Twitter as a Tool for Academic Networking? #NoThanks

This year, I have been honored to be a fellow in the second cohort of the MLA Connected Academics Proseminar, a fascinating group of current and recent Ph.D. candidates who meet once a month in New York City to discuss alternatives to the “traditional” academic career. As part of this process, we have been discussing how to maintain a professional presence online, which has been one of the major reasons that I have been working so hard updating my website recently. Recently in the Proseminar, the topic of Twitter came up as a potential solution to the impersonal feel of large, professional conferences and would help younger students network and spread their research despite the professional hierarchy that exists in professional settings. So, this month I decided to try it out. I had plans to attend the Society for Literature, Science, and the Arts national meeting in Atlanta, and thought that Twitter might help me navigate the three interrelated conferences going on at once.

I went online, found the SLSA hashtag (#slsa2016), and immediately tweeted:

To be honest, it felt disingenuous. I was thrilled to be there, but to write something vague to an unknown number of scholars did not seem the best way to communicate it. Maybe if I tweeted about something more specific, I thought. I attended my first panel and really enjoyed the final talk on the Two-Culture debate and waited until the end of the Q&A to tweet:

After the Q&A, I approached the presenters, asking questions and exchanging email addresses. I then checked Twitter and noticed that someone had liked my first tweet, and two people had liked the second! I immediately followed both, assuming that this would help fill my newsfeed with more appropriate, SLSA-related posts.

At another panel, someone gave a talk about Pokémon. Since that reminded me of my childhood, I snapped a picture of his PowerPoint and tweeted to the SLSA-specific twitterverse:

This also garnered two likes, though the same as before. Once again, I interacted with the speaker after the panel, exchanging email addresses and engaging in thought-provoking conversations about glitches and research. Noticing that one of the speakers had posted earlier with the SLSA hashtag about this particular panel, I responded to his tweet, thanking him for the panel. He immediately followed me, indicating to me that I was doing something right.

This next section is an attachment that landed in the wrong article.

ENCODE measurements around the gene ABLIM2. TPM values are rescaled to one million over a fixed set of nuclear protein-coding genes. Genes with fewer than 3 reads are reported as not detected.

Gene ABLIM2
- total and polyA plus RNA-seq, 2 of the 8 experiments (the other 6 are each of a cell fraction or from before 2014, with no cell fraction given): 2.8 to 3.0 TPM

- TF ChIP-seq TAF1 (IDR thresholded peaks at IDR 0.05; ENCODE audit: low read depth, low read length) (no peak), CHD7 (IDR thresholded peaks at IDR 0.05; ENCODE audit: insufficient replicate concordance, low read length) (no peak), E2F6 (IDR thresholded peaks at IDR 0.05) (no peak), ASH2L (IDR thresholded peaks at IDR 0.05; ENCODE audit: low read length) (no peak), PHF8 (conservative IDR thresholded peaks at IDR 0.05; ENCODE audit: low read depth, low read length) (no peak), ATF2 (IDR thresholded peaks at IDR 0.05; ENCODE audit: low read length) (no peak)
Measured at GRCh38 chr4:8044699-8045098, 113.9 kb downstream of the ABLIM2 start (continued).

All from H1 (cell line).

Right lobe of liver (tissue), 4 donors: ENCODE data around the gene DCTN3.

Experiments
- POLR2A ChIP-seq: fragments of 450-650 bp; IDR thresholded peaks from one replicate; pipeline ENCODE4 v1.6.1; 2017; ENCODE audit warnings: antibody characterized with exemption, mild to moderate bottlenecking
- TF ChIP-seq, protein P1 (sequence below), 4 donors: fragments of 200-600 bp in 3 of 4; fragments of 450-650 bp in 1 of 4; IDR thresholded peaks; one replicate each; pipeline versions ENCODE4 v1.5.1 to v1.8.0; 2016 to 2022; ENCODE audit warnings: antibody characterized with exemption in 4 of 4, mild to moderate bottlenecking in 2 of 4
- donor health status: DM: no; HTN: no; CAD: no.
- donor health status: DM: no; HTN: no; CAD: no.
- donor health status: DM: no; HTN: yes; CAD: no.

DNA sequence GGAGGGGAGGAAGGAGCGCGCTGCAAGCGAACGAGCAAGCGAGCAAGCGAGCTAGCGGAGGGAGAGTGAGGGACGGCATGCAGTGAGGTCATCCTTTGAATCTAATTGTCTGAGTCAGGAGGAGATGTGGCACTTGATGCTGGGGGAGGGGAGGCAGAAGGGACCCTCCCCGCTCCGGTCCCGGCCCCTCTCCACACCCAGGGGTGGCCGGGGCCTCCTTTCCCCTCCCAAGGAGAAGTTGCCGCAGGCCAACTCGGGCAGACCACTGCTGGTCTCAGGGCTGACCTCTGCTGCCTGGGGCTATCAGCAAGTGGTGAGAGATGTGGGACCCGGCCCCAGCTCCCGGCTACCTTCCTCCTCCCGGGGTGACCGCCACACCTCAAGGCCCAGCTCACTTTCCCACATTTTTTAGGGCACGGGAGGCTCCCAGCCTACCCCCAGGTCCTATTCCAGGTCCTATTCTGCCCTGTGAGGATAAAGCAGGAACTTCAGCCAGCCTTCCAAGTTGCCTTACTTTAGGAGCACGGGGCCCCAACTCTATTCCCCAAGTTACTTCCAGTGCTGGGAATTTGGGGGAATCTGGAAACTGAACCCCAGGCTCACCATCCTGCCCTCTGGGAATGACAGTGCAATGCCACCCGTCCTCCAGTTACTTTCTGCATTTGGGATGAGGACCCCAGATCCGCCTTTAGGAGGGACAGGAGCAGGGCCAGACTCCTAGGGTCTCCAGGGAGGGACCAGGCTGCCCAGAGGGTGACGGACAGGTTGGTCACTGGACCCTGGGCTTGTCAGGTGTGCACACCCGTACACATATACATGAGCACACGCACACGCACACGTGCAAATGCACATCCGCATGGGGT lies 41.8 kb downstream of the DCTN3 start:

As the day went on, I texted my external examiner, an Associate Professor who is a big name at this conference and who had encouraged me to attend. We met down in the lobby and she introduced me to dozens of scholars. For the rest of the conference, she took me by the hand, recommending certain talks and panels, presenting me to other scholars, and helping me engage in more direct, in-person conversations. While I continued to check my Twitter feed, I began to notice that there were only a few scholars on it, and they did not seem to be engaging in conversation with each other.

The following day, Katherine Hayles gave what would go on to be known as the most influential talk of the conference, and I made sure to tweet some highlights. However, I then noticed that one attendee had tweeted the same quote with TWO hashtags: #slsa2016 and #slsa16. Uh oh, I thought. I’ve been doing it all wrong! There were more than just a few people tweeting with the other hashtag — there must have been about 30! I had been communicating my (admittedly superficial) tweets to such a restricted audience! In another panel, I began using both, still receiving a similar number of likes.

On the final day of the conference, I attended a morning panel and sat near Katherine Hayles. In the Q&A, as always, I continued to ask questions and noticed that Hayles was vigorously nodding along with my comments. She ran out at the end of the panel to get to another talk, but at the lunch later that day, made a point of telling me that she appreciated my questions and politely asked about my work. In the meantime, my Twitter feed was surprisingly quiet.

Overall, I’m not sure how I feel about using Twitter at conferences. While several people in panels (especially the digital humanities panel) seemed to be using it constantly and consistently (even during talks), those participants did not seem to be interacting as much in person. I must admit, of all the people I tweeted, retweeted, followed, and liked, I did not meet a single one in person. We just never crossed paths. I also found that watching people with their phones out during presentations appeared unprofessional.

On the other hand, being actively engaged in the Q&As really did help me to network, and I left the conference with business cards and email addresses, along with a bunch of new ideas and insights! Seeing retweeted blurbs about panels I did not attend was uninformative, and seemed a missed opportunity in a conference where several panels happened at once. That said, nothing helped more than having a tenured professor take me under her wing. Indeed, this removed the inevitable awkwardness of approaching senior scholars as a graduate student.

Rather than tweeting and retweeting a mere thirty scholars on Twitter at a conference with over 600 participants, we should strive to make connections through actual interactions. Perhaps this should be made more explicit in our training as graduate students: that we should attend conferences with our advisors and mentors; that we should do research on the professors who will be attending and know enough about their research to pose useful questions following their talks; that we should not risk appearing unprofessional in any way by having our phones out during talks. While Twitter may be a nice way to make a big conference seem smaller, we cannot let this technology distract us from the real use of conferences — human interactions through critical, academic dialogue.